A Quick Note On Predictions
Opening Day is Monday, so over the next few days, you’re going to be bombarded with season previews full of predictions. Most of them will have the Mariners finishing 3rd or 4th, somewhere between 70 and 80 wins. That’s the general consensus of most baseball observers, anyway.
You know what my prediction is? That eventually, we’ll all realize that predictions are rather pointless, and the 2009 Mariners are one of the obvious examples of why.
I think most of us reading this probably agree that this is a ~78 win team on talent level, as it stands right now. If you hate defense and are all about hitting, maybe you think it’s a ~75 win team. If you think Junior’s going to hit the juvenation machine and the bullpen’s going to sort itself out, you might think it’s an ~81 win team. But, we’re all kind of hovering around that 78 win average. So, then, we should all predict that the M’s will win 78-ish games this year, right?
Except there are about 4,000 variables that will play a significant factor in how the team does that no one has absolutely any way of predicting. If Ichiro’s fatigue turns out to be some kind of career-ending virus, the team just lost four or five wins. Are any of us knowledgeable enough to think that we have any insight into what is actually wrong with Ichiro? Of course not.
So, now, we have this significant variable that we have no insight on. If it turns out Ichiro is sidelined for a significant period of time, the team’s chances of contention drop dramatically, and the chain reaction leads to a significant increase in likelyhood of Beltre and Bedard being traded. But will they be traded in May or July? That matters, as two extra months of those guys in uniform is worth another couple of wins. Do any of us have any insight on when another team might become in need of a third basemen and offer the Mariners a package they can’t turn down? Of course not. We have no way of knowing if Team X is going to lose Player Y in May or June or July, but the timing of that injury could have a real effect on the roster the M’s put on the field.
Now, all of the sudden, the chance of Ichiro missing time has cost the team six to eight wins, thanks to the chain reaction.
Let’s play this the other way, just for fun. Say Ichiro’s fine, and the team starts the season out well, taking advantage of the injury problems the Angels and A’s are having. So now they’re in first place in mid-May, and while Russ Branyan is doing okay, Nick Johnson’s available and healthy. The M’s make a move to upgrade their first base spot, and all of the sudden, they’ve picked up another couple of wins. They continue to play well, they don’t trade Beltre or Bedard, and they’re adding pieces at the deadline. Now, maybe we see them as an 83 win team, thanks to the upgrades they make.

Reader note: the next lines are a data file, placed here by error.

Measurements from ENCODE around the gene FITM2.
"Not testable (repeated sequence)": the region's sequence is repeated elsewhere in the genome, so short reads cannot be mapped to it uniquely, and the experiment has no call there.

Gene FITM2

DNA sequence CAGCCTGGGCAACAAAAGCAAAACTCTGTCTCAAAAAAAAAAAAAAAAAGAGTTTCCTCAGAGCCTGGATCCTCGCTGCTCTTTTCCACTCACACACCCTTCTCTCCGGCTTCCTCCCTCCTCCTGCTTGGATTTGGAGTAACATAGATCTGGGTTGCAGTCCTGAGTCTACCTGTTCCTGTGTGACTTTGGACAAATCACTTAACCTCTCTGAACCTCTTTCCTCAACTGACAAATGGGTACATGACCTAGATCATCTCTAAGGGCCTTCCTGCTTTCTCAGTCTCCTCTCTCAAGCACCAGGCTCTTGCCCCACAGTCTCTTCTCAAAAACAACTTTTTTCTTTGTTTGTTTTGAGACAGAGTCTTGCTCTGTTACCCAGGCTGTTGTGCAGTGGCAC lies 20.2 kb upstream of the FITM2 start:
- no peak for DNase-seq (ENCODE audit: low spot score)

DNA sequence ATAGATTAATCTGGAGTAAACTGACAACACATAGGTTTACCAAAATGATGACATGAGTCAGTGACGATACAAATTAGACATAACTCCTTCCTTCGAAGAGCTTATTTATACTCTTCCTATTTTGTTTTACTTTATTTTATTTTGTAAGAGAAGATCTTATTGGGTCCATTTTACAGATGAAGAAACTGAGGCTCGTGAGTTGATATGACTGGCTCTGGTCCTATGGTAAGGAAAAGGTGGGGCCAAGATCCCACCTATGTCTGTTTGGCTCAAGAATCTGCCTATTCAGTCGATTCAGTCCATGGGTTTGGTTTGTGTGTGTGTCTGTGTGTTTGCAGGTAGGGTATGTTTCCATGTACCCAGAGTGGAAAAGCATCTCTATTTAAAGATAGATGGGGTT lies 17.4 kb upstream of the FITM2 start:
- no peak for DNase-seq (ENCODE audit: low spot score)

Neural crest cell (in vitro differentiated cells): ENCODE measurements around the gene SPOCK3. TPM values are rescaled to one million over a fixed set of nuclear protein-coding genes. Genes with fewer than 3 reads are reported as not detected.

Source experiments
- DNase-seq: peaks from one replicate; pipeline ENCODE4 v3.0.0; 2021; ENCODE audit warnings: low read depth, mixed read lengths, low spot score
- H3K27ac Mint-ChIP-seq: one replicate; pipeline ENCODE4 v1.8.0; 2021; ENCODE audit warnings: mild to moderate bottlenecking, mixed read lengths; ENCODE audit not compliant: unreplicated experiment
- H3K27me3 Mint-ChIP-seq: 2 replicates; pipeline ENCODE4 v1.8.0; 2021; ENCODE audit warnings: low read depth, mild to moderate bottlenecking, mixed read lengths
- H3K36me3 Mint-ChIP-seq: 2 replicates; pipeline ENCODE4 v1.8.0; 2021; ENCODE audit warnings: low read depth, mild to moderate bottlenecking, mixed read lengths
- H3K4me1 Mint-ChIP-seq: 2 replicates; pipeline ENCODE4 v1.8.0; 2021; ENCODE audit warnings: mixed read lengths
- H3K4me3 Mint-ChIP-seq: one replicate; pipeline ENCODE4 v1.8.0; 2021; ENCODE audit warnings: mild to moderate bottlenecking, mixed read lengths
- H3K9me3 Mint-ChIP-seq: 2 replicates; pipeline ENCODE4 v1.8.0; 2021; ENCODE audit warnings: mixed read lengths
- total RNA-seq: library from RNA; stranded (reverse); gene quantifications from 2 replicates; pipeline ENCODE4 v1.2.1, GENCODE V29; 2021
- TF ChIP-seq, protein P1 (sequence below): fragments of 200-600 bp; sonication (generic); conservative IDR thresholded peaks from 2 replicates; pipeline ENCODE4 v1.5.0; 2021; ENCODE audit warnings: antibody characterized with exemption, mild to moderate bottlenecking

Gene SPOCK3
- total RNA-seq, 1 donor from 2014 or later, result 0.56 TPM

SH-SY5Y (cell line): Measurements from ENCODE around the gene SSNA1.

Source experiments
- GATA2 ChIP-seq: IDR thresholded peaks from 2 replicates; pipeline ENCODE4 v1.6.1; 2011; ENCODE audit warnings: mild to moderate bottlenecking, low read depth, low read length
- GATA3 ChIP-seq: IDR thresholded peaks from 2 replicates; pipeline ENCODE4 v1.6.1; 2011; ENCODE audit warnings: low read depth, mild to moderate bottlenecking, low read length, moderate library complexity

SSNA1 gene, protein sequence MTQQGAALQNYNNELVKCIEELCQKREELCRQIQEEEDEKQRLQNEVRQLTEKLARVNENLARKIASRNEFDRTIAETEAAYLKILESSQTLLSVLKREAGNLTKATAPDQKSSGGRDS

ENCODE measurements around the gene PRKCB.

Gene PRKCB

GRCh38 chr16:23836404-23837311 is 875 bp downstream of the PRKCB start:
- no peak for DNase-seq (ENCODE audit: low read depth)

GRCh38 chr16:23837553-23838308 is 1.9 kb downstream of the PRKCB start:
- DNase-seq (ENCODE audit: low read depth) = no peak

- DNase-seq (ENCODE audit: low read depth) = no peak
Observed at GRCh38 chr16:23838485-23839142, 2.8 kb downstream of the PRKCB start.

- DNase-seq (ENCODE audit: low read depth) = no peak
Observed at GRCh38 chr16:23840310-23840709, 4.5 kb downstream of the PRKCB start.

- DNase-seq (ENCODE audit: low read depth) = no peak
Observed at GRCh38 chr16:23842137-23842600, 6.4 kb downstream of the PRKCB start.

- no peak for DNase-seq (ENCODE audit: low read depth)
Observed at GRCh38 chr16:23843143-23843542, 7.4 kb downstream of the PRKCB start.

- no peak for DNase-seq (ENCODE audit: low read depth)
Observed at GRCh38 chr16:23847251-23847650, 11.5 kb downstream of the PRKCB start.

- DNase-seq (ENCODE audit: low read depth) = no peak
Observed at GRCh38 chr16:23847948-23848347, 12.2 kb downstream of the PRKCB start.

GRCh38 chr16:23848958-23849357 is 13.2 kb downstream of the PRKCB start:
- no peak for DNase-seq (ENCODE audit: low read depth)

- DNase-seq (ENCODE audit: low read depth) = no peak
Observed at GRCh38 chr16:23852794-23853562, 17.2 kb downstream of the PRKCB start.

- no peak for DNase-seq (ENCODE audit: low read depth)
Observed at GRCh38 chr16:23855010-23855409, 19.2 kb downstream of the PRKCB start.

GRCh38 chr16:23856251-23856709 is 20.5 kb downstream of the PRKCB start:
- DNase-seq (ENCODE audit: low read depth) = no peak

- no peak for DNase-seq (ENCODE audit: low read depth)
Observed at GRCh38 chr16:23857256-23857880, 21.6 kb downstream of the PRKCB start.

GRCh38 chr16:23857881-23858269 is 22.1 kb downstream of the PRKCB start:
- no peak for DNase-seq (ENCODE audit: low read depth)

Just based on the resulting events of Ichiro’s health report and the actions it could spawn, we might be looking at +/- 10 games in the standings. And we’ve already said that none of us have any reason to believe that our prediction about Ichiro’s health is meaningful in any way. Any prediction we’d make would simply be a guess, because we just don’t have any real information.
So then, what’s the point of a prediction, if the entire premise on which stands can be unraveled by variables that we have no way of accounting for? The writers who predicted the Mariners would be contenders last year, for instance, obviously weren’t counting on the team giving thousands of at-bats to guys who started the season in Triple-A. The team that finished 61-101 isn’t the same one that started the 2008 season. How on earth could Baker and Stone and all the ESPN guys have incorporated into their prediction that the team would end the year with Jose Lopez playing first base in order to get a longer look at Luis Valbuena?
There are just so many things that can’t be known in April that matter throughout the year that predictions are basically worthless. There’s no point in pretending that we can know what other people are going to decide to do four months from now, and when those decisions have major impact on how the team will perform throughout the year, we have to admit that our ability to predict a final outcome is no more than a guess.
What we can do is estimate probability, based on what we know today. We’re pretty sure that the Rays are better than Royals, and we can make statements about likelyhoods based on today’s facts. But those facts are going to change, and we’d be foolish to not change the likelyhoods as they go. Most people would call that waffling on a prediction – I’d call it actual analysis.
So, how many games are the Mariners going to win this year? I have no idea. I think the team, as currently composed, is about a 78 win team, give or take five wins either way for normal amounts of luck. But if the Mariners trade Adrian Beltre in two weeks because the Cardinals find out that Troy Glaus is actually out for the year, I’m going to revise my estimate based on new knowledge.
Predictions are useless. I’d rather be in the analysis business.